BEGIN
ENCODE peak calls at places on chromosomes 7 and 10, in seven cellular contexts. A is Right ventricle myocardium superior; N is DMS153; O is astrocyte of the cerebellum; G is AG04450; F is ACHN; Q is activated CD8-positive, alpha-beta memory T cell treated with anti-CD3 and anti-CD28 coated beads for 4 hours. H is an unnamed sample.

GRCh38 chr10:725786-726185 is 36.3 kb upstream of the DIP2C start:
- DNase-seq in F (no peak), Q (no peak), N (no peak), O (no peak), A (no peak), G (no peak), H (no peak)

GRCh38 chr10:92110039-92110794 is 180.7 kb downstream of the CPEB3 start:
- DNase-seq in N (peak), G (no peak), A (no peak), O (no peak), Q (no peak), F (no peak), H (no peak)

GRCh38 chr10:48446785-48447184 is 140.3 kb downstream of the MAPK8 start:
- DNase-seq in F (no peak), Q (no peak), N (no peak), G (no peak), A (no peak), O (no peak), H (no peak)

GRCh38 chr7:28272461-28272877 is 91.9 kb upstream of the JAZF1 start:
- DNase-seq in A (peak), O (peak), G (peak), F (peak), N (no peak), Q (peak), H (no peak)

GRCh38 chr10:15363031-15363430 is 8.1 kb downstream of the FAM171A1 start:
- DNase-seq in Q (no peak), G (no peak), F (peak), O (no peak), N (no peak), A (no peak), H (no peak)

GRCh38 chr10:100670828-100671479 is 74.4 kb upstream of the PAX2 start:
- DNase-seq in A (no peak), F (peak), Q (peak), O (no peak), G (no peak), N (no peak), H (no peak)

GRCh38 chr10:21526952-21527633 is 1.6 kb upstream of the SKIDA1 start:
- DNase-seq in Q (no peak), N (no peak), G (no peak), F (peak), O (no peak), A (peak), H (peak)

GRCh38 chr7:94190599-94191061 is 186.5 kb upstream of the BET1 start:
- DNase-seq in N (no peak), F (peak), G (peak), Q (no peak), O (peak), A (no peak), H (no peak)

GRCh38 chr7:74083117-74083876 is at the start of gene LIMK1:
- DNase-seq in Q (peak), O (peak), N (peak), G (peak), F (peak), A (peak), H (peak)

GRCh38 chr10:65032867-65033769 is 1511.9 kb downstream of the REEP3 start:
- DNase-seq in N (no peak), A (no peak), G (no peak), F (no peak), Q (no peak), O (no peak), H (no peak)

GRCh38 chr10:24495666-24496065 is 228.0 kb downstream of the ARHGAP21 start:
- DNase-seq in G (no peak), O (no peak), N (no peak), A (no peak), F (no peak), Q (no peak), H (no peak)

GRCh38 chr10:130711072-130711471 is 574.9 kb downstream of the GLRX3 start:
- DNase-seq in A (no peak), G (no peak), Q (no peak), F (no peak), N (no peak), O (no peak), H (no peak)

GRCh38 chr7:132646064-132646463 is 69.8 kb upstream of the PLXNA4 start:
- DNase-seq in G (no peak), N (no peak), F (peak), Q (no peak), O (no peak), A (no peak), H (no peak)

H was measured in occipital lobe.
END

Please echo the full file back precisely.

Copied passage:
ENCODE peak calls at places on chromosomes 7 and 10, in seven cellular contexts. A is Right ventricle myocardium superior; N is DMS153; O is astrocyte of the cerebellum; G is AG04450; F is ACHN; Q is activated CD8-positive, alpha-beta memory T cell treated with anti-CD3 and anti-CD28 coated beads for 4 hours. H is an unnamed sample.

GRCh38 chr10:725786-726185 is 36.3 kb upstream of the DIP2C start:
- DNase-seq in F (no peak), Q (no peak), N (no peak), O (no peak), A (no peak), G (no peak), H (no peak)

GRCh38 chr10:92110039-92110794 is 180.7 kb downstream of the CPEB3 start:
- DNase-seq in N (peak), G (no peak), A (no peak), O (no peak), Q (no peak), F (no peak), H (no peak)

GRCh38 chr10:48446785-48447184 is 140.3 kb downstream of the MAPK8 start:
- DNase-seq in F (no peak), Q (no peak), N (no peak), G (no peak), A (no peak), O (no peak), H (no peak)

GRCh38 chr7:28272461-28272877 is 91.9 kb upstream of the JAZF1 start:
- DNase-seq in A (peak), O (peak), G (peak), F (peak), N (no peak), Q (peak), H (no peak)

GRCh38 chr10:15363031-15363430 is 8.1 kb downstream of the FAM171A1 start:
- DNase-seq in Q (no peak), G (no peak), F (peak), O (no peak), N (no peak), A (no peak), H (no peak)

GRCh38 chr10:100670828-100671479 is 74.4 kb upstream of the PAX2 start:
- DNase-seq in A (no peak), F (peak), Q (peak), O (no peak), G (no peak), N (no peak), H (no peak)

GRCh38 chr10:21526952-21527633 is 1.6 kb upstream of the SKIDA1 start:
- DNase-seq in Q (no peak), N (no peak), G (no peak), F (peak), O (no peak), A (peak), H (peak)

GRCh38 chr7:94190599-94191061 is 186.5 kb upstream of the BET1 start:
- DNase-seq in N (no peak), F (peak), G (peak), Q (no peak), O (peak), A (no peak), H (no peak)

GRCh38 chr7:74083117-74083876 is at the start of gene LIMK1:
- DNase-seq in Q (peak), O (peak), N (peak), G (peak), F (peak), A (peak), H (peak)

GRCh38 chr10:65032867-65033769 is 1511.9 kb downstream of the REEP3 start:
- DNase-seq in N (no peak), A (no peak), G (no peak), F (no peak), Q (no peak), O (no peak), H (no peak)

GRCh38 chr10:24495666-24496065 is 228.0 kb downstream of the ARHGAP21 start:
- DNase-seq in G (no peak), O (no peak), N (no peak), A (no peak), F (no peak), Q (no peak), H (no peak)

GRCh38 chr10:130711072-130711471 is 574.9 kb downstream of the GLRX3 start:
- DNase-seq in A (no peak), G (no peak), Q (no peak), F (no peak), N (no peak), O (no peak), H (no peak)

GRCh38 chr7:132646064-132646463 is 69.8 kb upstream of the PLXNA4 start:
- DNase-seq in G (no peak), N (no peak), F (peak), Q (no peak), O (no peak), A (no peak), H (no peak)

H was measured in occipital lobe.